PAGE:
300th Military Intelligence Brigade

Hosts Annual Language Conference

 

Written by Shad West, Ogden Standard-Examiner

Reprinted by permission

Published March 19, 2006

 

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300th Military Intelligence Brigade Language Conference attendees hear form a variety of military and civilian officials Mar. 18 on important issues affecting linguists in the Department of Defense.

Photo by Maj. Hank McIntire

300th Military Intelligence Brigade Language Conference

attendees hear from a variety of military and civilian officials Mar. 18

on important issues affecting linguists in the Department of Defense.

DRAPER, Utah Building a strong foundation in language and cultural expertise will help win the global war on terror.

That was the underlying theme of the two-day language conference hosted by the 300th Military Intelligence Brigade, headquartered in Draper.

"In 10 years, I have not seen the investment of time, money and rewards needed for our linguists," Department of Defense language adviser Glenn Nordin told a packed auditorium. "Somebody has to make a conscious effort in these investments. If not, these skills will diminish."

The Department of Defense has 17,000 members who know a second language as an additional skill; however, he said, there needs to be a transformation in the way the military uses this resource.

Nordin, who works for the undersecretary of defense, said the military needs to understand not just the languages used in the Middle East, but also the cultures of the people with whom the military is working.

DoD is stepping up its efforts and recently released a defense language transformation road map on which the military builds a strong foundation in fundamental language and cultural expertise.

Dr. Ray Clifford, Brigham Young University, presents his perspective on the future of language as it affects the 300th Military Intelligence Brigade and other DoD components.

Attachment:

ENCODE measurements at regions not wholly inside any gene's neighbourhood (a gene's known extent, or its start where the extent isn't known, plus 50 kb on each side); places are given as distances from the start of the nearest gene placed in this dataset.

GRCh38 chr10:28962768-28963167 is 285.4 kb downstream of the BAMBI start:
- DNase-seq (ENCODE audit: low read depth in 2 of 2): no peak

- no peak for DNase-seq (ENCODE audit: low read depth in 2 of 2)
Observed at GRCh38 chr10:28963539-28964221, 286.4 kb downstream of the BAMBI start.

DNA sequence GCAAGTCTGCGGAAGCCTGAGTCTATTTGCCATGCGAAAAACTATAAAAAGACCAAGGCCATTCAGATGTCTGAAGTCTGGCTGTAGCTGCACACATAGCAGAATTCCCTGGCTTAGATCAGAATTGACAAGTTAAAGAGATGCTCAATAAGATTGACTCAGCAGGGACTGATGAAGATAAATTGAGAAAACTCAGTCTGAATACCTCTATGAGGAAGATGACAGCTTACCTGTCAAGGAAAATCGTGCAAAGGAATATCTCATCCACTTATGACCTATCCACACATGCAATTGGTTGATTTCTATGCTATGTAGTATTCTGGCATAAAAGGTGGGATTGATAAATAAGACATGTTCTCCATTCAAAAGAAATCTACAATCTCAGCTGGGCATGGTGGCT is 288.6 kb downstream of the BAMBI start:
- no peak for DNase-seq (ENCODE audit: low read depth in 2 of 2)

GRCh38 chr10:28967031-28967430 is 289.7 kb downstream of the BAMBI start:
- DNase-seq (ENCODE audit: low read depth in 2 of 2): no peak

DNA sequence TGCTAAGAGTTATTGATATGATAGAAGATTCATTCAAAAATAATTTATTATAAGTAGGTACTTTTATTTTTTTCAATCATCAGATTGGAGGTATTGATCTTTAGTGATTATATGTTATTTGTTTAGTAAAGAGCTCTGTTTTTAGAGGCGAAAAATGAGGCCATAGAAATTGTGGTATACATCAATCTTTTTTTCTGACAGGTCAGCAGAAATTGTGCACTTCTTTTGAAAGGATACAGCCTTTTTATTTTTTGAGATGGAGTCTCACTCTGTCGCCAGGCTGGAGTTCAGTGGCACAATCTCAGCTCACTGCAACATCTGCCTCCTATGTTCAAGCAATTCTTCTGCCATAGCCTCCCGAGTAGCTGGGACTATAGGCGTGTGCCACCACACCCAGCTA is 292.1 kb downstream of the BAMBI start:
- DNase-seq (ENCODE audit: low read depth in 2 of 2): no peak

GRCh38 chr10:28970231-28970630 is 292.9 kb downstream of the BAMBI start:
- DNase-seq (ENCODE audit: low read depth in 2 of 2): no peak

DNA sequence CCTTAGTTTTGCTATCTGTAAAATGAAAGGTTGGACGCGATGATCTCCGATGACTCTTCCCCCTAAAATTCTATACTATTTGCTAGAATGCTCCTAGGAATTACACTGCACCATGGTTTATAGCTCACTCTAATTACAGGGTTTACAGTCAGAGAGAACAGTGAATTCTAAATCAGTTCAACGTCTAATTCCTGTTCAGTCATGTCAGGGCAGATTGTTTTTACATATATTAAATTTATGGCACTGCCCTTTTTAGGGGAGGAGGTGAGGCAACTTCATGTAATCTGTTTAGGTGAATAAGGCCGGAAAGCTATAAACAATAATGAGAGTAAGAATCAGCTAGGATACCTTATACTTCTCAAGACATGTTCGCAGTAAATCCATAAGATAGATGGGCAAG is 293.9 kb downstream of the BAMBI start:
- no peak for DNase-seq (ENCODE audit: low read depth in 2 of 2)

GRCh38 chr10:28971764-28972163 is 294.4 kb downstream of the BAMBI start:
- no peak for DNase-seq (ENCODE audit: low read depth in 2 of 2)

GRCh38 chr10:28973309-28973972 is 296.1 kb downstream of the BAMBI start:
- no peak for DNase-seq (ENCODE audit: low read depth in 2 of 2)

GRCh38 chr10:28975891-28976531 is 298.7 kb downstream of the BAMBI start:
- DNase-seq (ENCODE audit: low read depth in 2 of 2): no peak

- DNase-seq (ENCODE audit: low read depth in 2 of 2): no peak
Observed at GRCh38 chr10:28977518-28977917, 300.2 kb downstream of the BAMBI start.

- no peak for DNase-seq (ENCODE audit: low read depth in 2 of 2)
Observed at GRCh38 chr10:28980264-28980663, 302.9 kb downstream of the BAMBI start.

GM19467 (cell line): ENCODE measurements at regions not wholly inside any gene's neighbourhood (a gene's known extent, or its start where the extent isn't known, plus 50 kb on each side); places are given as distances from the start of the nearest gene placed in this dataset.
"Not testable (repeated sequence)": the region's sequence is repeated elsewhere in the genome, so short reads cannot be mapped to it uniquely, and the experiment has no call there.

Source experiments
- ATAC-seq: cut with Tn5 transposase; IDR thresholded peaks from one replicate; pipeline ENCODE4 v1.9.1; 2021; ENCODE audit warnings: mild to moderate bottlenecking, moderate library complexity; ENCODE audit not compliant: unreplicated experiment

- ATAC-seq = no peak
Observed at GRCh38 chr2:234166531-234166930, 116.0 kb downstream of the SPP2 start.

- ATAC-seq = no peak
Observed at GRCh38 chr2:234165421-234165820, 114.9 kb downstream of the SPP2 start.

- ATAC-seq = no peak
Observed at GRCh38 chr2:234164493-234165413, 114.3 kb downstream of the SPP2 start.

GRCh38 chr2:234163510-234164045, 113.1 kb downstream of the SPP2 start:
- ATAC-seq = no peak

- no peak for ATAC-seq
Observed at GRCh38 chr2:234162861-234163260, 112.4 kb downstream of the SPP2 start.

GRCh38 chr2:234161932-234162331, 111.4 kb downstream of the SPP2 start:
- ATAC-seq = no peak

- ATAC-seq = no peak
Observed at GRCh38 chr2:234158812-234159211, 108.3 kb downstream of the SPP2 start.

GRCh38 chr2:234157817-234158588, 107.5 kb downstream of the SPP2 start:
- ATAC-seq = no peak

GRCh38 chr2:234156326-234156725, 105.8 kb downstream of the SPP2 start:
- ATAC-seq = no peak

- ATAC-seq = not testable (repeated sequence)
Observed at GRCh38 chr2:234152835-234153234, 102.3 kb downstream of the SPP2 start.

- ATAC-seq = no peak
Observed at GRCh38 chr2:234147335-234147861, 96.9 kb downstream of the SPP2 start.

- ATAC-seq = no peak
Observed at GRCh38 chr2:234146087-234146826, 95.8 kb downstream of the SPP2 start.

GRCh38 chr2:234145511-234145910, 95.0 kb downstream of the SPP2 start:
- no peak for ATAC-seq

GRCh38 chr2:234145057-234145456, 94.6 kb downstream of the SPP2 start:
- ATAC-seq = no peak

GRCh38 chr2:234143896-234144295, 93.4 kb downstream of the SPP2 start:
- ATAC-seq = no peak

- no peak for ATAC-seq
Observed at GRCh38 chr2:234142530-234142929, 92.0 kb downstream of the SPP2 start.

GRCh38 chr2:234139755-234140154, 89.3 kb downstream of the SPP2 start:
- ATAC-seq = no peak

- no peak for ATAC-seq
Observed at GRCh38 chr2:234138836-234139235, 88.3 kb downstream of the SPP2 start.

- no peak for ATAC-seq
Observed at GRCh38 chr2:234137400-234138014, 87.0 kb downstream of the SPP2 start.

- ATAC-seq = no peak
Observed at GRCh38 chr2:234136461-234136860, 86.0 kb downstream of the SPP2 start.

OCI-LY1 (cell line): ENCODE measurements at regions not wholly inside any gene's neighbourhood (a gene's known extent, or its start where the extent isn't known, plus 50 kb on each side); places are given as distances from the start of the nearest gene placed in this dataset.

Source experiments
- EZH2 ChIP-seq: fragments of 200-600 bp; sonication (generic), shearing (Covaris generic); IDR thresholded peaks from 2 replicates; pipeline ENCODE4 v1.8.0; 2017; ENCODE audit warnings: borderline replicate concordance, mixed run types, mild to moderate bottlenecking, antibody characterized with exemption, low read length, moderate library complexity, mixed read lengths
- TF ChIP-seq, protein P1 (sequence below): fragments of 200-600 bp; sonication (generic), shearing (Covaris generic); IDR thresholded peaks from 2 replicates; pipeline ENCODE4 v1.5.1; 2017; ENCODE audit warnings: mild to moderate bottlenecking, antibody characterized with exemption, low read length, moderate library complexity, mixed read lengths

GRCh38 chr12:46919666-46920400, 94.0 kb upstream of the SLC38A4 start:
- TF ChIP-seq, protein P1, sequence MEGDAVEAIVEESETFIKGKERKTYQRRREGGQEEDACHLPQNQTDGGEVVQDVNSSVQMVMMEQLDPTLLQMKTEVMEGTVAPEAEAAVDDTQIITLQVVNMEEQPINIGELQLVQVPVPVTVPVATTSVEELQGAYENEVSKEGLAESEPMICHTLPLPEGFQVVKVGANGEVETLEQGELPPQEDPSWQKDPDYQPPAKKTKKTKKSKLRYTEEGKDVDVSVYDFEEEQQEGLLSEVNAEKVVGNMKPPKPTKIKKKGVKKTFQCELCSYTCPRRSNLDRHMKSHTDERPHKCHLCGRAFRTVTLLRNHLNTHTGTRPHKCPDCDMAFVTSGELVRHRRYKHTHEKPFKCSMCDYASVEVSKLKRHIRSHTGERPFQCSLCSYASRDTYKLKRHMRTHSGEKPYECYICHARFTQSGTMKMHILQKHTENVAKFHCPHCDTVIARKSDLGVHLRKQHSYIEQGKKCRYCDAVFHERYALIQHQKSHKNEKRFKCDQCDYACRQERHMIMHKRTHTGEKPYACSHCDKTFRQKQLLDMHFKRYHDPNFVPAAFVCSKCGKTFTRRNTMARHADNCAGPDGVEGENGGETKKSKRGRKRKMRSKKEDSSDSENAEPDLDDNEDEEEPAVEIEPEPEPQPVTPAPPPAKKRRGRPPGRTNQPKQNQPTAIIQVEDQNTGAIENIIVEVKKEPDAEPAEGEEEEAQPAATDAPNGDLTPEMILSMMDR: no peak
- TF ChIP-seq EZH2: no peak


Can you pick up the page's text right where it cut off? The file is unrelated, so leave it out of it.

Photo by Maj. Hank McIntire

Dr. Ray Clifford, Brigham Young University, presents his

perspective on the future of language as it affects the

300th Military Intelligence Brigade and other DoD components.

He said Guardsmen from Utah serving in military intelligence units are a perfect example of how immersion into a language and culture can build acceptance and trust.

"Some of the skills these soldiers bring to the table is the combination of their missionary skills learned while serving the LDS Church and a basic understanding of a foreign language," Nordin said.

Lt. Col. Steve Thorsted, commander of the 142nd Military Intelligence Battalion, agreed, saying that is how the 300th Military Intelligence Brigade got its start.

"Many years ago, the Army recognized that Utah is unique," Thorsted said, referring to The Church of Jesus Christ of Latter-day Saints' two-year missions for many young adults.

"They saw we had these young men who were unique because they go out and come back with something that can't be taught in a school. That is immersion into a culture and language," he said.

The missionaries, Thorsted said, "come back with a proficiency that can't be matched. When we compare our language skills to those of other active-duty components, we are far superior."

Staff Sgt. James Ryan, Charlie Company, 142nd Military Intelligence Battalion, left, converses with one of many vendors with products or services on display at the Language Conference Mar. 18.

Photo by Maj. Hank McIntire

Staff Sgt. James Ryan, Charlie Company, 142nd Military

Intelligence Battalion, left, converses with one of many vendors  with products or services on display at the Language Conference Mar. 18.

For more than four decades, the 300th Military Intelligence Brigade has established itself as the nation's premier military linguist organization. The brigade has units in National Guard units in California, Washington, Florida, Illinois, Massachusetts and Louisiana, but it is the linguists from Utah who have been most instrumental in operations in Afghanistan and Iraq.

"What's unique here is the fact that we are citizen soldiers," Thorsted said. "The Guard has, in its mission, stepped up. Ninety-five percent of our unit has engaged in combat."

A majority of the 142nd returned from a yearlong deployment to Iraq in 2004.

Fifty soldiers are still deployed in Afghanistan and Iraq, providing foreign language expertise for active-duty units in the theater. Many Utah guardsmen are fluent in Arabic and Persian, among the many languages spoken in Iraq.